Please use this identifier to cite or link to this item: http://hdl.handle.net/2440/99329
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Type: Journal article
Title: Placental adaptations in growth restriction
Author: Zhang, S.
Regnault, T.
Barker, P.
Botting, K.
McMillen, I.
McMillan, C.
Roberts, C.
Morrison, J.
Citation: Nutrients, 2015; 7(1):360-389
Publisher: MDPI AG
Issue Date: 2015
ISSN: 2072-6643
2072-6643
Statement of
Responsibility: 
Song Zhang, Timothy R.H. Regnault, Paige L. Barker, Kimberley J. Botting, Isabella C. McMillen, Christine M. McMillan, Claire T. Roberts and Janna L. Morrison
Abstract: The placenta is the primary interface between the fetus and mother and plays an important role in maintaining fetal development and growth by facilitating the transfer of substrates and participating in modulating the maternal immune response to prevent immunological rejection of the conceptus. The major substrates required for fetal growth include oxygen, glucose, amino acids and fatty acids, and their transport processes depend on morphological characteristics of the placenta, such as placental size, morphology, blood flow and vascularity. Other factors including insulin-like growth factors, apoptosis, autophagy and glucocorticoid exposure also affect placental growth and substrate transport capacity. Intrauterine growth restriction (IUGR) is often a consequence of insufficiency, and is associated with a high incidence of perinatal morbidity and mortality, as well as increased risk of cardiovascular and metabolic diseases in later life. Several different experimental methods have been used to induce placental insufficiency and IUGR in animal models and a range of factors that regulate placental growth and substrate transport capacity have been demonstrated. While no model system completely recapitulates human IUGR, these animal models allow us to carefully dissect cellular and molecular mechanisms to improve our understanding and facilitate development of therapeutic interventions.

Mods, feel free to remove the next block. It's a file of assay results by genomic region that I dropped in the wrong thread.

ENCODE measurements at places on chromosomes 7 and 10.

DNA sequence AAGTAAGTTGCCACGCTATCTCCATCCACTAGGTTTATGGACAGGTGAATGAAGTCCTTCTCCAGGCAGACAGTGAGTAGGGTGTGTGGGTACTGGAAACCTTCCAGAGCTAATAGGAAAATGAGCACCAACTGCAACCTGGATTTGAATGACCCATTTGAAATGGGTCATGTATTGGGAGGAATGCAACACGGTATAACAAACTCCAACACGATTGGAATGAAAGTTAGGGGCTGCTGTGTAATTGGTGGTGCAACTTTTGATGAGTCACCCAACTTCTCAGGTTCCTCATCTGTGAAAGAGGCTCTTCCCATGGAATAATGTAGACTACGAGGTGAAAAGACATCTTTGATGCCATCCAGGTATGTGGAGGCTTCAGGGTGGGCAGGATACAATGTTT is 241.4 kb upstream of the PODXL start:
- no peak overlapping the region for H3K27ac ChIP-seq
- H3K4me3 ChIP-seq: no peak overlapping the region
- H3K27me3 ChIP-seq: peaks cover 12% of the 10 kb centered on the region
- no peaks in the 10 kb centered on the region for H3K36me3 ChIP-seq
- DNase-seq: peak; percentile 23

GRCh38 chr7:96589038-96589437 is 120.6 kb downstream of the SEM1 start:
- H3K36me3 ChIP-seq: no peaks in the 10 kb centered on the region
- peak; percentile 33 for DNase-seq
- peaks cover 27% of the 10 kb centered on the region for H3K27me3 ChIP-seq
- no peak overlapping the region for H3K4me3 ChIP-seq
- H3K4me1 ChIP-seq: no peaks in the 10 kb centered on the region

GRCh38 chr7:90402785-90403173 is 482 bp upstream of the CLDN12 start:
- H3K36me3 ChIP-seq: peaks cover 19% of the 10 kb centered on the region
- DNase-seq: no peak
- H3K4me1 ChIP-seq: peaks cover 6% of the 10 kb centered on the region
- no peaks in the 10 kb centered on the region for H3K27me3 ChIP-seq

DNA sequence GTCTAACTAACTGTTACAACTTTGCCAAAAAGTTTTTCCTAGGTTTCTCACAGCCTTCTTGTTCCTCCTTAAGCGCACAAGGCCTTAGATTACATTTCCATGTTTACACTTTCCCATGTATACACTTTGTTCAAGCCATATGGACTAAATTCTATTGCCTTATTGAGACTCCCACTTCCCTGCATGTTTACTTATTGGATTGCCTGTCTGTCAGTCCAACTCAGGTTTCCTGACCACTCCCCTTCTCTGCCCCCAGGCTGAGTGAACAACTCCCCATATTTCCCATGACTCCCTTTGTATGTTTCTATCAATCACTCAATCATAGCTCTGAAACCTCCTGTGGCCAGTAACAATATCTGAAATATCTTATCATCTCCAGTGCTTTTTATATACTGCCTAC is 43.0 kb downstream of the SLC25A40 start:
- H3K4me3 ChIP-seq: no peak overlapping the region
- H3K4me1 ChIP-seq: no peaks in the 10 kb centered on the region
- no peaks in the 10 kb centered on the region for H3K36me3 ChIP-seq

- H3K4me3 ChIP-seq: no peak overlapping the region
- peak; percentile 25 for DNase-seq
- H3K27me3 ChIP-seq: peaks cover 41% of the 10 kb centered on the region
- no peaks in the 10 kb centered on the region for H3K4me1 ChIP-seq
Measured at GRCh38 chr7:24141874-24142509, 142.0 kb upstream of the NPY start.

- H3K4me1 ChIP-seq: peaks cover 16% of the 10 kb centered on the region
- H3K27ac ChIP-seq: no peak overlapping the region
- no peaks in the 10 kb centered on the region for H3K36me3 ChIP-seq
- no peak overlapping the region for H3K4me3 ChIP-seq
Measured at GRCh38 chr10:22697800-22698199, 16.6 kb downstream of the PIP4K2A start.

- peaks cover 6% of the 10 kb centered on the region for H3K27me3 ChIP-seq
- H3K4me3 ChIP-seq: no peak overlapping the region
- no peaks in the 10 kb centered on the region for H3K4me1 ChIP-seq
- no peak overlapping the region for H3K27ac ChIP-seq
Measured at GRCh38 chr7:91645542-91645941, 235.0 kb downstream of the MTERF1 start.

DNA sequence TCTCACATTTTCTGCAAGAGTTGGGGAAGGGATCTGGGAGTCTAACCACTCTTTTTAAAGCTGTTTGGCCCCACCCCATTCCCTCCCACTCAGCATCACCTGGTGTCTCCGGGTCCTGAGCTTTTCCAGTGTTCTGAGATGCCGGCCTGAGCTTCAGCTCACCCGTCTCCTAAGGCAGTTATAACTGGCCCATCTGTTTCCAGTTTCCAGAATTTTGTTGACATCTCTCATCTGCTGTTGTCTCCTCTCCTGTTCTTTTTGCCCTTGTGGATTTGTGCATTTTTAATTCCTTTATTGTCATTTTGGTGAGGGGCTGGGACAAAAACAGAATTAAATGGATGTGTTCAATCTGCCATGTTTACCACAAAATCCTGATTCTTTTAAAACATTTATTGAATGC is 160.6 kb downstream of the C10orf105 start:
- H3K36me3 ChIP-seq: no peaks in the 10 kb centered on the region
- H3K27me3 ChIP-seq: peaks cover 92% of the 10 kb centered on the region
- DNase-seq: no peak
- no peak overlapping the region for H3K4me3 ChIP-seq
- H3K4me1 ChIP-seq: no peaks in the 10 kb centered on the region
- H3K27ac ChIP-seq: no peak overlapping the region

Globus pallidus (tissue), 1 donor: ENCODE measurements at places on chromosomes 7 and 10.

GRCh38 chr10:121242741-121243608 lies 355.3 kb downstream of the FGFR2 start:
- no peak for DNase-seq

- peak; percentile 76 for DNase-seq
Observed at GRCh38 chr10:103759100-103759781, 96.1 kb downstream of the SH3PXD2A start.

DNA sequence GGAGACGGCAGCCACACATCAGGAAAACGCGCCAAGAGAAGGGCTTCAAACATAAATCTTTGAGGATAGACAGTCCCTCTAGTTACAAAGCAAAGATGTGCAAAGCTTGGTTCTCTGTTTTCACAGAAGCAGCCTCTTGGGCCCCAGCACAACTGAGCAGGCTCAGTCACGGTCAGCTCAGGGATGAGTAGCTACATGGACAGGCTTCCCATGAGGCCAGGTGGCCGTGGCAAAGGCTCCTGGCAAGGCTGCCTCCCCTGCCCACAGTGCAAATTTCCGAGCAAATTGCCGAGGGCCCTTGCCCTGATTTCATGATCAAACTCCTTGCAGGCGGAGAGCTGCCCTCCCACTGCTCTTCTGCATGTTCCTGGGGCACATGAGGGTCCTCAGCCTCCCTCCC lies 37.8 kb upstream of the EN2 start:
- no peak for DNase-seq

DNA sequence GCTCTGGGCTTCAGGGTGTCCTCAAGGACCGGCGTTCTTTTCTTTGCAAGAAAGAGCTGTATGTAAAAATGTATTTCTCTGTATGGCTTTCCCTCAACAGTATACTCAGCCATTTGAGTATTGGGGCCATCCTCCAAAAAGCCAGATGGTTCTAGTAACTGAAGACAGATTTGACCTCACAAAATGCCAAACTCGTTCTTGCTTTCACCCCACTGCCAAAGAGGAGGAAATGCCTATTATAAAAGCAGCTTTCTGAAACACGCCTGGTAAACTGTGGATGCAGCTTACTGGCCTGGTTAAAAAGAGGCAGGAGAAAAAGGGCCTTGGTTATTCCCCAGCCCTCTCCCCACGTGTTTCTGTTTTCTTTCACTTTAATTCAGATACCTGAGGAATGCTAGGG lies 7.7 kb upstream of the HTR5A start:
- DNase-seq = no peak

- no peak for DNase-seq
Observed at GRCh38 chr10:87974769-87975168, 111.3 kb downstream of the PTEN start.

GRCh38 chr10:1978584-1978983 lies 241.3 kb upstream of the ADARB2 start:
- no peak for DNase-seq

Keywords: Placental morphology; vascularity; substrate transport; IUGR
Rights: © 2015 by the authors; licensee MDPI, Basel, Switzerland. This article is an open access article distributed under the terms and conditions of the Creative Commons Attribution license (http://creativecommons.org/licenses/by/4.0/).
RMID: 0030023107
DOI: 10.3390/nu7010360
Grant ID: http://purl.org/au-research/grants/nhmrc/1066916
http://purl.org/au-research/grants/nhmrc/1020749
Appears in Collections:Medicine publications

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